A developer could not claim it was deprived of the use and enjoyment of its land after Philadelphia City Council failed to enact legislation necessary for its development plans, an en banc Pennsylvania Commonwealth Court panel decided in Parker Ave., L.P. v. City of Philadelphia, __ A.3d __ (No. 1162 CD 2014, filed July 30, 2015). Parker Avenue, L.P. purchased a 7.62 acre parcel of park land in Philadelphia’s Germany Hill for purposes of building 48 single-family, semi-detached homes. Parker Avenue’s development plan required the paving of an adjacent unopened street to provide access to the property and other City Plan changes. The necessary ordinances were introduced to City Council but lapsed after strong opposition from the Ridge Park Civic Association and the election of a new councilperson in the Fourth District, where the property is located. Parker Avenue petitioned the trial court for appointment of a Board of Viewers, arguing that City Council’s inaction deprived it of the use and enjoyment of its property, thereby effecting a de facto taking. The trial court overruled the City’s preliminary objections and granted Parker Avenue’s petition.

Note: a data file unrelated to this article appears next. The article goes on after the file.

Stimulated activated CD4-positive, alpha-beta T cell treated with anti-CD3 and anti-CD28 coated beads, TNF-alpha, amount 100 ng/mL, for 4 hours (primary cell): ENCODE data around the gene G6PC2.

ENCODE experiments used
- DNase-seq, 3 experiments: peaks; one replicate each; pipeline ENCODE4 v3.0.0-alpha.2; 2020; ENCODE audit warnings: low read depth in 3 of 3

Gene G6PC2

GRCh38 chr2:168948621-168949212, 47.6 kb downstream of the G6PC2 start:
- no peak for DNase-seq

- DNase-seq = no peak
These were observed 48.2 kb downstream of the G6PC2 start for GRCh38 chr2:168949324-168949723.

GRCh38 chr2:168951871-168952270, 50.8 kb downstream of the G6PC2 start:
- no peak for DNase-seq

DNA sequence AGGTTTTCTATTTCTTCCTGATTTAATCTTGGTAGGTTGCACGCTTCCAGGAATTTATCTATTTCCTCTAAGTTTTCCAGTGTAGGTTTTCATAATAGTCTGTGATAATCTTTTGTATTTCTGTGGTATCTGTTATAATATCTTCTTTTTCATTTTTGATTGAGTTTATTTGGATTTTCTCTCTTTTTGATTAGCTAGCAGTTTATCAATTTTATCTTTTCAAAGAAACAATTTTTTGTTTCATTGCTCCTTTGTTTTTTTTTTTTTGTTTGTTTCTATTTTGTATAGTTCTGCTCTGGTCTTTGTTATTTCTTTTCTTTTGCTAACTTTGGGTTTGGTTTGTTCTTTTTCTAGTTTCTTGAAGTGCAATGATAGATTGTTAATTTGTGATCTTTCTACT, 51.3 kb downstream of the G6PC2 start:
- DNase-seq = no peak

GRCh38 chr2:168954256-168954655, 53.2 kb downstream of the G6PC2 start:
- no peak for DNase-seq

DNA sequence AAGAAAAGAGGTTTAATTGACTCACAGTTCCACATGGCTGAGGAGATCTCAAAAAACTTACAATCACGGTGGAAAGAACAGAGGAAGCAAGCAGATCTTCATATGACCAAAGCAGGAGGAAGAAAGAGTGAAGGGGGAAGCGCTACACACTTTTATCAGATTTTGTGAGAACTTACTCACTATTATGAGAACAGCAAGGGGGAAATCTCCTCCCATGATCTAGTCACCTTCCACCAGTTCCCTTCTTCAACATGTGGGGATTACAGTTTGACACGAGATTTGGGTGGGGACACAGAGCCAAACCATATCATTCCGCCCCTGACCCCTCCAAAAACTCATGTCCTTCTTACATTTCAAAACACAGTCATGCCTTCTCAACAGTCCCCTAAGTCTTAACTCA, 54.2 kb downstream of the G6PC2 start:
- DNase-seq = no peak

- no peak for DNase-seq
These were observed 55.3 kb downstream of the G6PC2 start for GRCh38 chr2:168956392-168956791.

On review, the Commonwealth Court reversed, holding that Parker Avenue did not suffer a de facto taking. Judge Covey, writing for the unanimous Court, explained that Parker Avenue was not entitled to the ordinances it proposed because enacting legislation is an inherently discretionary activity. Here, City Council exercised that discretion by deciding not to address the ordinances after it weighed the interests of multiple stakeholders, including the citizens of Philadelphia. The Court rejected Parker Avenue’s argument that it was deprived of all lawful use of the property, noting that Parker Avenue could still build a single dwelling. The Court pointed out that Parker Avenue purchased the property at a substantial discount, knowing that its planned development “was a risky venture given the necessary approvals needed and the community resistance before, during and after the purchase.” In sum, “nothing was ‘taken’ from Parker Avenue that it had or legitimately expected to get.”